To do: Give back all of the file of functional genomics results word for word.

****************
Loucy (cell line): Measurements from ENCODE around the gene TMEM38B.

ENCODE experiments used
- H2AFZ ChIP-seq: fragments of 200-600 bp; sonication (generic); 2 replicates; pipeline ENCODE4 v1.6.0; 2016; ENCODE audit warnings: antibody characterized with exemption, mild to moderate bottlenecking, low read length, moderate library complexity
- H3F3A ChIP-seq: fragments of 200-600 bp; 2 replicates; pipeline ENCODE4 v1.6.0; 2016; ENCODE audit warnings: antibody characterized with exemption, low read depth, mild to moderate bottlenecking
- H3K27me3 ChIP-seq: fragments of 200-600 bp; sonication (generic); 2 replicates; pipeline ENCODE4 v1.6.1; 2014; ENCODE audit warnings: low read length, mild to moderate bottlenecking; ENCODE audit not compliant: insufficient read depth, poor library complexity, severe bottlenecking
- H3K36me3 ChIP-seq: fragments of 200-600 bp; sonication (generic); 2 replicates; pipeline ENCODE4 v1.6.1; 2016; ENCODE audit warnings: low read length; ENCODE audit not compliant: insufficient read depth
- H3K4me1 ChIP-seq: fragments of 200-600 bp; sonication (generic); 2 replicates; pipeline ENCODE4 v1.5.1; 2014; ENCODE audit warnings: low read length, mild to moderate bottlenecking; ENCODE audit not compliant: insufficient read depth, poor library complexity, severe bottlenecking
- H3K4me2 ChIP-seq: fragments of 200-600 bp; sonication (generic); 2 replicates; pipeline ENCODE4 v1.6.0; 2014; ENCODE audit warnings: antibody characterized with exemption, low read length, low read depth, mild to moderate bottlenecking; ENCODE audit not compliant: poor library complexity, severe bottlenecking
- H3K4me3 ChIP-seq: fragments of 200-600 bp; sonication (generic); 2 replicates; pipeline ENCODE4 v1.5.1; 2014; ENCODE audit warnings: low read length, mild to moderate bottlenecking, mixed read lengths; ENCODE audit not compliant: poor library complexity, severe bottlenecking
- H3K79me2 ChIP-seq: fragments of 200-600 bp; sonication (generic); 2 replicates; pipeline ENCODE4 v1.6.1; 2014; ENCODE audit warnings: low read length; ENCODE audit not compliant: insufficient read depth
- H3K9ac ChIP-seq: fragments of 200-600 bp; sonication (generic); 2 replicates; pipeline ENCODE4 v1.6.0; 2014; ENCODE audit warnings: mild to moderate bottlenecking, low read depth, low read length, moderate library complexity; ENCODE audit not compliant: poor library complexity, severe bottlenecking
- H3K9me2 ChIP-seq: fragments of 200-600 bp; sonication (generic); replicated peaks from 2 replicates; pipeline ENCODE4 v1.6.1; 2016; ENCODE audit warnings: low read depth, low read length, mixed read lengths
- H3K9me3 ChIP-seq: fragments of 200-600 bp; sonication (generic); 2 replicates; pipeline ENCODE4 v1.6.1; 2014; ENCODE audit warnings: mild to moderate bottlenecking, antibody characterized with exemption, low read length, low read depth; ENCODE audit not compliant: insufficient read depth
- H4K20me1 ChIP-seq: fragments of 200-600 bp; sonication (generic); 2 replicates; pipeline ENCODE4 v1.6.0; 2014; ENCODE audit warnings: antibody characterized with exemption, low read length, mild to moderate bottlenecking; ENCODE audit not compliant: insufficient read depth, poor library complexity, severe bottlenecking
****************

Loucy (cell line): Measurements from ENCODE around the gene TMEM38B.

ENCODE experiments used
- H2AFZ ChIP-seq: fragments of 200-600 bp; sonication (generic); 2 replicates; pipeline ENCODE4 v1.6.0; 2016; ENCODE audit warnings: antibody characterized with exemption, mild to moderate bottlenecking, low read length, moderate library complexity
- H3F3A ChIP-seq: fragments of 200-600 bp; 2 replicates; pipeline ENCODE4 v1.6.0; 2016; ENCODE audit warnings: antibody characterized with exemption, low read depth, mild to moderate bottlenecking
- H3K27me3 ChIP-seq: fragments of 200-600 bp; sonication (generic); 2 replicates; pipeline ENCODE4 v1.6.1; 2014; ENCODE audit warnings: low read length, mild to moderate bottlenecking; ENCODE audit not compliant: insufficient read depth, poor library complexity, severe bottlenecking
- H3K36me3 ChIP-seq: fragments of 200-600 bp; sonication (generic); 2 replicates; pipeline ENCODE4 v1.6.1; 2016; ENCODE audit warnings: low read length; ENCODE audit not compliant: insufficient read depth
- H3K4me1 ChIP-seq: fragments of 200-600 bp; sonication (generic); 2 replicates; pipeline ENCODE4 v1.5.1; 2014; ENCODE audit warnings: low read length, mild to moderate bottlenecking; ENCODE audit not compliant: insufficient read depth, poor library complexity, severe bottlenecking
- H3K4me2 ChIP-seq: fragments of 200-600 bp; sonication (generic); 2 replicates; pipeline ENCODE4 v1.6.0; 2014; ENCODE audit warnings: antibody characterized with exemption, low read length, low read depth, mild to moderate bottlenecking; ENCODE audit not compliant: poor library complexity, severe bottlenecking
- H3K4me3 ChIP-seq: fragments of 200-600 bp; sonication (generic); 2 replicates; pipeline ENCODE4 v1.5.1; 2014; ENCODE audit warnings: low read length, mild to moderate bottlenecking, mixed read lengths; ENCODE audit not compliant: poor library complexity, severe bottlenecking
- H3K79me2 ChIP-seq: fragments of 200-600 bp; sonication (generic); 2 replicates; pipeline ENCODE4 v1.6.1; 2014; ENCODE audit warnings: low read length; ENCODE audit not compliant: insufficient read depth
- H3K9ac ChIP-seq: fragments of 200-600 bp; sonication (generic); 2 replicates; pipeline ENCODE4 v1.6.0; 2014; ENCODE audit warnings: mild to moderate bottlenecking, low read depth, low read length, moderate library complexity; ENCODE audit not compliant: poor library complexity, severe bottlenecking
- H3K9me2 ChIP-seq: fragments of 200-600 bp; sonication (generic); replicated peaks from 2 replicates; pipeline ENCODE4 v1.6.1; 2016; ENCODE audit warnings: low read depth, low read length, mixed read lengths
- H3K9me3 ChIP-seq: fragments of 200-600 bp; sonication (generic); 2 replicates; pipeline ENCODE4 v1.6.1; 2014; ENCODE audit warnings: mild to moderate bottlenecking, antibody characterized with exemption, low read length, low read depth; ENCODE audit not compliant: insufficient read depth
- H4K20me1 ChIP-seq: fragments of 200-600 bp; sonication (generic); 2 replicates; pipeline ENCODE4 v1.6.0; 2014; ENCODE audit warnings: antibody characterized with exemption, low read length, mild to moderate bottlenecking; ENCODE audit not compliant: insufficient read depth, poor library complexity, severe bottlenecking